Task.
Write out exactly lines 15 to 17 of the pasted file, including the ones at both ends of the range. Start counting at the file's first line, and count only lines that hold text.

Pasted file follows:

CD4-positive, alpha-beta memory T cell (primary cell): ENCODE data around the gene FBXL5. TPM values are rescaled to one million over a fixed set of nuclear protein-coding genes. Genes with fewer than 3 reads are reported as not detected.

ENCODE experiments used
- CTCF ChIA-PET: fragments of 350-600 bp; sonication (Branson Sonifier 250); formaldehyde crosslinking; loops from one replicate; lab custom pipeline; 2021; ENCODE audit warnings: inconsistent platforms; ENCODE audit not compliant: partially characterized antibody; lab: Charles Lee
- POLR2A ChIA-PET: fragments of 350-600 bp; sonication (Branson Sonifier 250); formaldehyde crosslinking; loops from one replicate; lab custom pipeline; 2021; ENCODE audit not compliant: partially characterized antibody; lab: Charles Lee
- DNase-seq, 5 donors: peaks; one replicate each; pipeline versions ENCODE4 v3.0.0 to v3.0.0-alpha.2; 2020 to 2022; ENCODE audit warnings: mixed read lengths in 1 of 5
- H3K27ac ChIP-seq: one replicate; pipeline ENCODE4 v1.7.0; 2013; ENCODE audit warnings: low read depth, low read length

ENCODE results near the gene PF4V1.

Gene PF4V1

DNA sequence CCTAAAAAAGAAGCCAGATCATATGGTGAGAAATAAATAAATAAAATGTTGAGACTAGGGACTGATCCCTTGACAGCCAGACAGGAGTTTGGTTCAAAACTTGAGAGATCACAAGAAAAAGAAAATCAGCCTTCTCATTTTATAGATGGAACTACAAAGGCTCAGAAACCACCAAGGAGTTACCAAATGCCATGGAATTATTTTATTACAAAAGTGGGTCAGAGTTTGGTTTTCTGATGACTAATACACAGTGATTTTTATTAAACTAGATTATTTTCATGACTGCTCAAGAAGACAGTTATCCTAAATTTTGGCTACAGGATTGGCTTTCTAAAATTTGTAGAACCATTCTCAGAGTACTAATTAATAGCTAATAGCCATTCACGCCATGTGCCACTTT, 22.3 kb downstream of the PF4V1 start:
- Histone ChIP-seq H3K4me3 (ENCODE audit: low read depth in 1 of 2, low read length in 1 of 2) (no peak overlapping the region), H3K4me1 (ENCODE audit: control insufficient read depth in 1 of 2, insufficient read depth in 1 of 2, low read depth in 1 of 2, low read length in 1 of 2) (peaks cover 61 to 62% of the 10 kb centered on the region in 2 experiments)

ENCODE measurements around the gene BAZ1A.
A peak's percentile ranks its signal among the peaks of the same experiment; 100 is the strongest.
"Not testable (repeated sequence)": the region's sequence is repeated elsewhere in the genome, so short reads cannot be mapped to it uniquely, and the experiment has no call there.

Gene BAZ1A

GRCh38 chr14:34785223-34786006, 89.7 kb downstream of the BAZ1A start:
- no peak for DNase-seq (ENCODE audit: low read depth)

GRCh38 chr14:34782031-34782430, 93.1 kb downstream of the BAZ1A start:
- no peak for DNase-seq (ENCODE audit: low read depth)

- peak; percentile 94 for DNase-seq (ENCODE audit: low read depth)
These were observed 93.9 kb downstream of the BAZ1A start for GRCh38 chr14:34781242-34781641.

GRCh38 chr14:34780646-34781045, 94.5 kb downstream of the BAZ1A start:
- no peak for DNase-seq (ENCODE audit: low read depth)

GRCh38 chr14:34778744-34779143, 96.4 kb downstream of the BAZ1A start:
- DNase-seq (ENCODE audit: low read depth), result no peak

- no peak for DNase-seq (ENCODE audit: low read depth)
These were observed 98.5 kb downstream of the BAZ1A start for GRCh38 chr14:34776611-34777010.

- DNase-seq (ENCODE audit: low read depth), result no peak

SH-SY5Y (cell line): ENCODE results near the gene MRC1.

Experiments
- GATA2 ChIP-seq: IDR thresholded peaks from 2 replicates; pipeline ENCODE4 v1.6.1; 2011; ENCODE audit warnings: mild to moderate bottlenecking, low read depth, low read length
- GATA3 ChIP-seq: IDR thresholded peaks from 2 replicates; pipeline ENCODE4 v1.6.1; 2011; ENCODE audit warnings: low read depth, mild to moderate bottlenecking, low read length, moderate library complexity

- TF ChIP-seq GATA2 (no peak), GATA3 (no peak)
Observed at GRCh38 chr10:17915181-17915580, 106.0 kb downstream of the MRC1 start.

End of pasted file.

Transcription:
GRCh38 chr14:34785223-34786006, 89.7 kb downstream of the BAZ1A start:
- no peak for DNase-seq (ENCODE audit: low read depth)

GRCh38 chr14:34782031-34782430, 93.1 kb downstream of the BAZ1A start: